Erica Licea-Kane: Half Spaces

March 4-29, 2020
Opening Reception: Friday, March 6, 2020, 5:00-8:00 pm

  • Erica Licea-Kane

    Up, Over and Around, acrylic pigment, acrylic medium, balsa wood, wood burning, 18 x 24 x 1.5 inches, 2019.

    Up, Over and Around
  • Erica Licea-Kane

    Checkerboard, acrylic medium, acrylic pigment, balsa wood, 18 x 24 x 1.5 inches, 2019.

    Checker Board
  • Erica Licea-Kane

    Just Under the Surface, acrylic medium, acrylic pigment, balsa wood, 24 x 36 x 1.5 inches, 2020.

    Just Under the Surface
  • Erica Licea-Kane

    Square in Fern, acrylic medium, acrylic pigment, balsa wood, 9 x 12 x 1.5 inches, 2019-2020.

    Square in Fern
  • Erica Licea-Kane

    Landscape, acrylic medium, acrylic pigment, balsa wood, 11 x 14 x 1.5 inches, 2019.

    Landscape

Artist Page
Press Release

Artist Statement

My works are rooted in my textile training. The grids, both visible and structural, and the repetition within each piece are inherent to the most basic levels of textile creation. In place of textiles I create lines and texture with a pastry bag as I extrude acrylic medium to make surfaces that evoke fabric or enlarged weaves. I work hard at pushing the surfaces of my work so that they are obscure, prompting questions about process, materials and time. I am in some way exploring the design archetype of checker- boarding, or the mathematical term of "half spaces," in each of the pieces to further reinforce the textile quality of the work.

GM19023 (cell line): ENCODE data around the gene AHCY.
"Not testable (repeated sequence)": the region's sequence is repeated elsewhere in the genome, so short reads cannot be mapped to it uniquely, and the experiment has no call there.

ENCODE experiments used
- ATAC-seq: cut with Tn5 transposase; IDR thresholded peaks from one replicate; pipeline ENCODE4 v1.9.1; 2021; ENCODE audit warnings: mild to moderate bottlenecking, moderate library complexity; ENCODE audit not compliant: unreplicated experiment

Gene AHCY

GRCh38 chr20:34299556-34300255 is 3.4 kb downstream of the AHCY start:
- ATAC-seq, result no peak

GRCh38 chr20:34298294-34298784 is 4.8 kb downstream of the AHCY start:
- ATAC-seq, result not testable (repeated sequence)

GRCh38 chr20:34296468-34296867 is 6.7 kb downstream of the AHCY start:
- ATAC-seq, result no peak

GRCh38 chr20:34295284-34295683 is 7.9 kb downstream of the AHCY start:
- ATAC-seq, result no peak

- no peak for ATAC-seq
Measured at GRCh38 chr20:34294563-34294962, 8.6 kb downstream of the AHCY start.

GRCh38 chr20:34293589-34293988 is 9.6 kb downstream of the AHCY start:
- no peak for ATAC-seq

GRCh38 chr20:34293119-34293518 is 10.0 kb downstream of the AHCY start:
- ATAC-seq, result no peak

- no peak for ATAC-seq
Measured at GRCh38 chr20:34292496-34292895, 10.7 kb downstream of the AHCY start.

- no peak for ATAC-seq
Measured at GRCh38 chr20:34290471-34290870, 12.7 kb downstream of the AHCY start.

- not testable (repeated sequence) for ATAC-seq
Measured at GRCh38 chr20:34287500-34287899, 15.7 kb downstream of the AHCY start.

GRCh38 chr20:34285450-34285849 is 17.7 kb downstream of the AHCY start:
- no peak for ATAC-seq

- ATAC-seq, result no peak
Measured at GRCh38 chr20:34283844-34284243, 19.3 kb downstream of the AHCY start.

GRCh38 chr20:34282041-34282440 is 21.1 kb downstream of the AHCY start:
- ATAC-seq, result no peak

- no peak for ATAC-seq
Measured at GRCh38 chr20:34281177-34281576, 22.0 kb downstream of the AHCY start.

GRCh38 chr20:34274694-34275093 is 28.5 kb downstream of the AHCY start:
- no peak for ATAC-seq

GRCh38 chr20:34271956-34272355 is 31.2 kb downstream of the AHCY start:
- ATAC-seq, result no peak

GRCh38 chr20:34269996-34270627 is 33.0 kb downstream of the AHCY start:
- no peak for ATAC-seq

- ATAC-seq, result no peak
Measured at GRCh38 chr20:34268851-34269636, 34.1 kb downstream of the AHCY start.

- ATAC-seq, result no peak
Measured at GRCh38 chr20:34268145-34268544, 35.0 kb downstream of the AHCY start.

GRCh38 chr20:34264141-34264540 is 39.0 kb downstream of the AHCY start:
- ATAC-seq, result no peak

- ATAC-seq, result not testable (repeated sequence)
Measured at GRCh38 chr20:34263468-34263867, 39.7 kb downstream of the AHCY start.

As a child I spent many hours in fabric stores with my Mother. It was then that I learned about the nuances of cloth, the subtleties of woven color and the "hand" of fabric. I still love the smell of fabric stores and find great comfort in being surrounded by bolts of cloth. Our shared, once a year journey through my Grandmother's linen chest was pure magic to me because I got to touch the handmade bobbin lace and embroidered cloth, smell the cedar and hear stories connected to part of my heritage. My teenaged years were spent engaged in hand embroidery, marking the beginning of my love for repetitive and additive art making. That predilection carried me through my years as a textile student and lives with me today as I engage in creating layered and compulsive surfaces that refer to my heightened sensitivity to time and balance.

My work invites viewers to closely explore and absorb the physicality of the surfaces, the importance of the edges, and the patience of the drawn lines. I find great joy from hearing narratives about my work from viewers who often reference aerial views or topographical views of cities and almost always want to touch the surfaces. The act of making my work is as important to me as the meaning of the work.

The formal issues attached to abstract painting along with the historical significance of textiles to women are never far from my thoughts and significantly inform my work. I create abstract paintings from a weavers point of view.



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